Summer Service Grant: Maternal Care in Rural Nepal

Last summer, Joshua Jayasinghe (Penn ’16) received a Summer Service Grant from QuestBridge to travel to the Lamjung province in Nepal to work alongside the community to identify the best methods to improve the quality of antenatal care in the area. As a Nursing major, Joshua was able to learn firsthand from communities about health care in Nepal.

As many of you saw on the news this past spring, the recent Nepal earthquake devastated the nation. Thanks to funding from QuestBridge, I was able to go to Nepal shortly after the earthquake to start my PhD research towards looking at methods of improving maternal care access and  education in the rural parts of the country.

When I first landed in Nepal, I was surprised by how little damage there was in the capital city, with most of the buildings in Kathmandu intact. It was not until I traveled into the rural areas that I witnessed the true extent of the damage. To get to the community that I had planned on conducting interviews in required a full day’s bus ride from the capital city and a half day’s jeep ride or full day hike.

nepal-ssg2 When I got to the village, it was clear to me that the conditions were not good. Most of the  houses were cracked, and the community members did not feel comfortable sleeping in their homes. The government had yet to evaluate the structural integrity of their homes, and so the community members had resorted to living in a communal tent, where I also stayed.

In this particular community, due to the damage, it did not seem possible to start looking into improving maternal care when the immediate concern was establishing housing. At the same time, I knew that establishing a constant source of sustainable community healthcare in the area was a priority that still needed to be addressed.

When I returned back to the capital city, I realized that this trip was an excellent way to witness firsthand the natural disaster response from international organizations. What I realized from travelling to the rural districts was that the aid and supplies given seemed to come from some predetermined list of items that these aid organizations believed to be suitable. When I actually talked with the community members themselves, the items they were given were not what they would have liked. It was common to see tent coverings used to cover the toilets instead of a shelter because either the complete supplies to build an entire tent were not available, or no one had explained how to build a tent. What the community members generally wanted was material strong enough to build shelter until after the monsoon season when they could begin to think about rebuilding their homes. Input from the community before giving aid would be a more beneficial approach.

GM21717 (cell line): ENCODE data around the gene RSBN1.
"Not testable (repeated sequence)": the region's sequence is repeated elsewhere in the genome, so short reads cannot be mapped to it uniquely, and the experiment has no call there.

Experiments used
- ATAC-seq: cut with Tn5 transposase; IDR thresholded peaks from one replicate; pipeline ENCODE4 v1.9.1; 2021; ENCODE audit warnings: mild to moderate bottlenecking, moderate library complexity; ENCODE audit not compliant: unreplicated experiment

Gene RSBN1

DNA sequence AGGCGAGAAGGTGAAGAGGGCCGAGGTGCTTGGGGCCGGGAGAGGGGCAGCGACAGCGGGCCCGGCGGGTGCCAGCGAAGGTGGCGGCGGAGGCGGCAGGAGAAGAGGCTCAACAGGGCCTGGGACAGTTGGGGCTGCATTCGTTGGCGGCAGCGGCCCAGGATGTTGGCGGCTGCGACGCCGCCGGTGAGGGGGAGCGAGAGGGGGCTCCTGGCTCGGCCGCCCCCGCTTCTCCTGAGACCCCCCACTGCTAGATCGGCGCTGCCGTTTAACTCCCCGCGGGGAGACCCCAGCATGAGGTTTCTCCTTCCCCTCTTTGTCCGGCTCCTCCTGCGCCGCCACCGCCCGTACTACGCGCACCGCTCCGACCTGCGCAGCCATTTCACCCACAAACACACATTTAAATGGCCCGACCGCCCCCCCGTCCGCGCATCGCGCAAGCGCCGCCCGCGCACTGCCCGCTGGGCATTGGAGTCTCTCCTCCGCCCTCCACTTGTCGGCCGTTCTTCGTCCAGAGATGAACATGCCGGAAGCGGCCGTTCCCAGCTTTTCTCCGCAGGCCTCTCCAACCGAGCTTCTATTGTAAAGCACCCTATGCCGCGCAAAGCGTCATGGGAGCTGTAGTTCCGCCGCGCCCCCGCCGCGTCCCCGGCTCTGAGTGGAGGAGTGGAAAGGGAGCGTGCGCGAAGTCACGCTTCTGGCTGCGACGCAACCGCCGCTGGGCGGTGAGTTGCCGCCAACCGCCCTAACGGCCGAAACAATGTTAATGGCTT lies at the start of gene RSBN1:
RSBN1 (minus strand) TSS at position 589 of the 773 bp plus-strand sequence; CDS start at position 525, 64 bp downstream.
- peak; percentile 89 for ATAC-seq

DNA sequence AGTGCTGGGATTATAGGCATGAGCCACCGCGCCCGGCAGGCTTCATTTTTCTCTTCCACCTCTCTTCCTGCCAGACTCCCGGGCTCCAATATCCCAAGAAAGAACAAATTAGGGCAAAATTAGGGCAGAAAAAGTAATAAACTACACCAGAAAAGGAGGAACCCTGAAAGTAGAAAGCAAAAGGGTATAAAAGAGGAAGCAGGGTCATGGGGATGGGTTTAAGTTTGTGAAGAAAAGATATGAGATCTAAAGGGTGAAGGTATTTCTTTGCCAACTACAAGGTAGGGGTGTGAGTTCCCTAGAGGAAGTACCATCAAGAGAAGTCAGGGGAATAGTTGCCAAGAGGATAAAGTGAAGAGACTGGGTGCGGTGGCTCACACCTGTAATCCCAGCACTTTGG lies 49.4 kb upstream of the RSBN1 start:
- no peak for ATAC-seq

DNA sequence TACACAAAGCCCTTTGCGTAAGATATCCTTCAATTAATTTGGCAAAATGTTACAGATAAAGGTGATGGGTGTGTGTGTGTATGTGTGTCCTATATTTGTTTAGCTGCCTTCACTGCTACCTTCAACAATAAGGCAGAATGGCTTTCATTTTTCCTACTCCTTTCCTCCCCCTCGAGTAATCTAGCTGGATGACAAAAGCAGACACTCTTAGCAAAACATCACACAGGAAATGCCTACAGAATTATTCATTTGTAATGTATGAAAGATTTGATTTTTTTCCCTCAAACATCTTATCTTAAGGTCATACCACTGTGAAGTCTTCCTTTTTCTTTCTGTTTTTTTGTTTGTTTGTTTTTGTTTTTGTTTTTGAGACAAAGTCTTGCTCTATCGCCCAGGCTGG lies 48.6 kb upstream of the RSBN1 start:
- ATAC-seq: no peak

nepalssg1I started to think about other possible locations for my work, which led me to Ramechhap district. Here I began by spending time in the village asking the women questions related to the health concerns in the community. I learned from the community that the immediate concern was the need for basic first aid and sanitation. For these women, when it came to their antenatal care, the nearest clinic was several hours hike away, and the facilities for delivery were such that most preferred to travel to the capital city to deliver if they were able to. That would involve two days’ worth of travel.

To begin to address the community’s health concerns, I initially worked with five women, all of whom were between the ages of 18 and 25, to teach basic first aid. It was clear that they wanted to address their own health concerns and saw a need for some form of accessible care within their community, rather than having to rely on the clinic, which was often closed and a three-hour hike away.

I have since been thinking about a solution that would involve remote health delivery education and training with the addition of a regional clinic with the ability to not only deliver care, but also to serve as an education center and data collection center within the local area. This is the next step for me, and I will return back to Nepal to evaluate the possibility of implementing this and to gain a deeper understanding of other possible solutions.

I am extremely grateful to QuestBridge for supporting me with this project and with achieving my undergraduate career goals at Penn. Through this Summer Service Grant, I was able to gain the support of another community in Nepal to come back and continue to work towards my long-term goal of implementing a sustainable community based, cost-effective approach towards delivering women’s health services in the country.

Joshua Jayasinghe, Penn ’16